Breitbart Business Digest: Inflationary Growth Is Blooming Again

(Photo: BNN via Copilot/Microsoft)
BNN via Copilot/Microsoft

April’s Showers Bring May’s Economic Flowers

So much for the summertime blues.

The Conference Board’s monthly measure of consumer confidence is another piece of evidence suggesting that the economy accelerated in May. Confidence rose for the first time in four months, defying expectations for another decline, according to the report released Tuesday.

Dana Peterson, the chief economist at the Conference Board, reports that labor market strength bolstered consumers’ overall assessment of current conditions. Although the share of consumers saying jobs are plentiful slipped to 37.5 percent from 38.4 percent, this was overshadowed by the larger move downward to 13.5 percent from 15.5 percent in the share saying jobs are hard to get.

What’s more, consumers got a bit more optimistic. In May, fewer consumers expect worsening of future business conditions, job availability, and income.

“Compared to last month, confidence improved among consumers of all age groups. In terms of income, those making over $100K expressed the largest rise in confidence. On a six-month moving average basis, confidence continued to be highest among the youngest (under 35) and wealthiest (making over $100K) consumers,” Peterson reports.

PMIs and Claims Show Signs of Acceleration

This comes on the heels of last week’s flash purchasing managers indexes (PMI) from S&P Global showing an unforeseen burst of activity and a revival in manufacturing. According to the surveys, business activity accelerated to its fastest pace in two years in May. The service sector drove the upturn, reporting the largest output rise in a year, but manufacturing also displayed stronger growth.

“The US economic upturn has accelerated again after two months of slower growth, with the early PMI data signalling the fastest expansion for just over two years in May. The data put the US economy back on course for another solid GDP gain in the second quarter,” Chris Williamson of S&P Global wrote last week.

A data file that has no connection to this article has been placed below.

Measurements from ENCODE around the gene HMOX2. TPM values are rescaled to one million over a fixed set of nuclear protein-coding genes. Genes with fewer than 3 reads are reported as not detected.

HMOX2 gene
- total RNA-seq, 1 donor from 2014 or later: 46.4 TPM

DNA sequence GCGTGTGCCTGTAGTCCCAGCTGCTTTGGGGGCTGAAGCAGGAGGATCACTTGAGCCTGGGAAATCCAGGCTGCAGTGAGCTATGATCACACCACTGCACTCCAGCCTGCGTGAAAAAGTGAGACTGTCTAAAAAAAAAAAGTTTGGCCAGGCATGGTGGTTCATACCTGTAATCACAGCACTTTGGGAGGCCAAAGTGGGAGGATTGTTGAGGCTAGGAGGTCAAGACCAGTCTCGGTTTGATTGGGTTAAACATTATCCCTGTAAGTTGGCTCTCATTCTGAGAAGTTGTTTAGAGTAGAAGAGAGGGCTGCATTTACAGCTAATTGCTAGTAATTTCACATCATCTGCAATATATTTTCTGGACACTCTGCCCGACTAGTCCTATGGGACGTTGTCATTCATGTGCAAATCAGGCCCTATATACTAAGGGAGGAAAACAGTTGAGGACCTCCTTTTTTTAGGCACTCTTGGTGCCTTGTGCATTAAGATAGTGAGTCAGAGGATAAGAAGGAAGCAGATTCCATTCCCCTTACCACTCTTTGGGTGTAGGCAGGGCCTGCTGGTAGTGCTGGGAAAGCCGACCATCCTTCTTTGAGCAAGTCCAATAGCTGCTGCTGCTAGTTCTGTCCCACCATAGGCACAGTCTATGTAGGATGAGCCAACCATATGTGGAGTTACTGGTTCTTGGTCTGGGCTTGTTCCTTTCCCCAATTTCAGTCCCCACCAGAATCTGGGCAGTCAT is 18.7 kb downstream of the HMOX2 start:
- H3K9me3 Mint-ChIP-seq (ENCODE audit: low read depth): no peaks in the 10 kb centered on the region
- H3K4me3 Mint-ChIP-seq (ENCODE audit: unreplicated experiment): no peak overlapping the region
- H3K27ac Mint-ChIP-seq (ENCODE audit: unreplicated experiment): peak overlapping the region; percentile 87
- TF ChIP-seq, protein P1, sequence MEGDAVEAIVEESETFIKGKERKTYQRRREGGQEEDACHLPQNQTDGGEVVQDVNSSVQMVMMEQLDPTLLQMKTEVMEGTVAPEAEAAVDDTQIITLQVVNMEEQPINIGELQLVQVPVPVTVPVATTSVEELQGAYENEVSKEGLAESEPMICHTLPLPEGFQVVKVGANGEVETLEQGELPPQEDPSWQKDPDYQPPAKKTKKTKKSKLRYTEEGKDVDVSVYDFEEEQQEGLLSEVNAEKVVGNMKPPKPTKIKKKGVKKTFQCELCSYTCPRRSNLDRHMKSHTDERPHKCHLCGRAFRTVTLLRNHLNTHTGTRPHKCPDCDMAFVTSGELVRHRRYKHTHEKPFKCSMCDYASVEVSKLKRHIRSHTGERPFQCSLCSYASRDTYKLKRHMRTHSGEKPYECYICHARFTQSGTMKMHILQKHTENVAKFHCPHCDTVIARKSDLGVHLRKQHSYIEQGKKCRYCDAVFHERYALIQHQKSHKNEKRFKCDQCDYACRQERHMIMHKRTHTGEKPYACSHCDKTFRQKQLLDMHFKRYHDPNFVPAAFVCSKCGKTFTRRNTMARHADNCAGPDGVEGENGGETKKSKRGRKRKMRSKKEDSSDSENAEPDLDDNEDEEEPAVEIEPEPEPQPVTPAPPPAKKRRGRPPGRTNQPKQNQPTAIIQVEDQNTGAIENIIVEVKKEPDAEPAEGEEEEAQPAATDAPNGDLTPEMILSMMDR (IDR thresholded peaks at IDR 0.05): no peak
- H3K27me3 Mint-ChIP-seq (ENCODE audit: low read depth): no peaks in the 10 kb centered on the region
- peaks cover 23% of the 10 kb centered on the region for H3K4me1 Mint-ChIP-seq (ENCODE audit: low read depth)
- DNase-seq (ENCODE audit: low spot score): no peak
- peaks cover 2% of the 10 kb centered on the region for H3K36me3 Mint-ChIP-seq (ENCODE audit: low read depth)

The data on initial claims for jobless benefits are telling the same story. Claims spiked to 232,000 in the week ended May 4, but this was largely due to some unresolved seasonality around school spring breaks. Since then, claims have been falling, to 223,000 in the following week and 215,000 last week. The labor market appears very strong.

(Photo: Ümit Yıldırım/Unsplash)

The picture these real-time reports on the economy are telling is one of resurgent growth after a short period of relative sluggishness in March and April. If this is borne out in the hard data—which we will not see until June and July—then that will probably be enough to put the Fed decisively on hold for the rest of the year. Even with the soft-data we have now, it strikes us as very unlikely that the Fed would be confident enough to start cutting in July or September.

Don’t Worry That Consumer Sentiment Sank

But what about that consumer sentiment report from the University of Michigan last week? It showed a decline in consumer sentiment in May, which at first glance runs against the grain of the PMI, jobless claims, and confidence reports. But the divergence may not be as large as it looks.

In the first place, the final reading for the University of Michigan consumer sentiment metric was better than the mid-month, suggesting some improvement as the month went on. What’s more, the University of Michigan survey is far more prone to be pulled down by inflation expectations and the difficulty small businesses have due to rising costs and labor shortages. In other words, factors that might depress the consumer sentiment figure might actually be signs of an inflationary acceleration.

Importantly, both the University of Michigan and the Conference Board measures indicated an increase in inflation expectations. That is definitely something that is likely to catch the eye of Fed officials at their next meeting in mid-June.

We’ll have a clearer picture of May’s economic conditions when the Department of Labor releases the nonfarm payrolls report next week. A strong report would probably be enough to kill off hopes for a July rate cut and perhaps even snuff out the odds of a September cut.


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